Nearly 1,000 years ago, there was a schism in the Church that created the Roman Catholic Church and the Orthodox Church.
Today some say the two churches are closer than ever to reunification, and one of those people is local businessman John Georges, owner and publisher of The Advocate newspaper.
To foster a better understanding between Catholics and Orthodox in New Orleans and beyond, Georges and his wife Dathel have endowed the Catholic-Orthodox Fund at Notre Dame Seminary.
The gift comes just as Pope Francis and Ecumenical Patriarch Bartholomew prepare to meet May 25 and 26 in Jerusalem. Georges and his wife, accompanied by Msgr. Christopher Nalty, pastor of Good Shepherd Parish in New Orleans, will be in Jerusalem for the meeting.
“The more we talk about what we have in common the sooner the two churches can be unified,” Georges said. “I was recently asked to make a capital gift to the Notre Dame Seminary, but I thought what a great opportunity it would be to make a program gift to be part of this goal.
Perspectives on faith
The fund, $250,000 over five years, will cover the costs of bringing in clergy and academics for guest lectures and seminars to educate future Catholic priests and the broader community on what it means to be Eastern Orthodox, and how the two churches work together.
“The unification of both churches, the Latin and Orthodox, has been a pastoral priority since the Second Vatican Council, and Pope Francis’ pilgrimage to the Holy Land and his meeting with the Patriarch of Constantinople once again highlights this desire,” said Father James Wehner, rector-president of Notre Dame Seminary. “The seminarians study these relations from a theological standpoint and we discuss ecumenism on a regular basis,” Father Wehner said. “When Mr. Georges proposed a fund by which seminarians would have the experience of meeting those who direct the talks between the churches, I was thrilled.”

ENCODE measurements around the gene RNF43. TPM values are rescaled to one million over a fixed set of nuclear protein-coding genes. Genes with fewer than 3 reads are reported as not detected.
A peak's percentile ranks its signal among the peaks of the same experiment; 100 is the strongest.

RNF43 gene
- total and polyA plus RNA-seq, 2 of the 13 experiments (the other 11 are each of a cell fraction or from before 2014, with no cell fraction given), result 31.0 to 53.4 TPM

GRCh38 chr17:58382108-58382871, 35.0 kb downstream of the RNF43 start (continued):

It is important for priests of both traditions to understand why church unification is not just a theory or an abstract goal, but something that Christ prayed for on the cross, Father Wehner said.
“We are very grateful that Mr. Georges is providing the funds necessary for our seminarians to get a first-class formation, both practical and pastoral, about ongoing relations between the Orthodox and Catholic churches with the goal of full unification,” Father Wehner said.
N.O. a Greek Orthodox hub
According to Georges, Catholics and Greek Orthodox in Louisiana have always been close communities. New Orleans is home to about 5,000 Greek Orthodox and the oldest Greek community in the nation. At one time Holy Trinity Church was the only Greek church in America, and people would travel from great distances to get married there.
“As a New Orleanian, I understand the importance of the Catholic Church and the many programs that serve and benefit the entire community,” Georges said. “When you see what the Catholic Church does in terms of education, feeding the hungry, taking care of the homeless and the list goes on, you understand they are a very important part of the community and want to do what you can to help.”
Patriarch Bartholomew has made two visits to New Orleans since Hurricane Katrina in 2005, the first just four months after the storm devastated the city, including Holy Trinity Greek Orthodox Church. He returned in 2009 for an environmental conference. For both visits, he was greeted by Roman Catholic archbishops of New Orleans, first by Archbishop-Emeritus Alfred Hughes and then by Archbishop Gregory Aymond.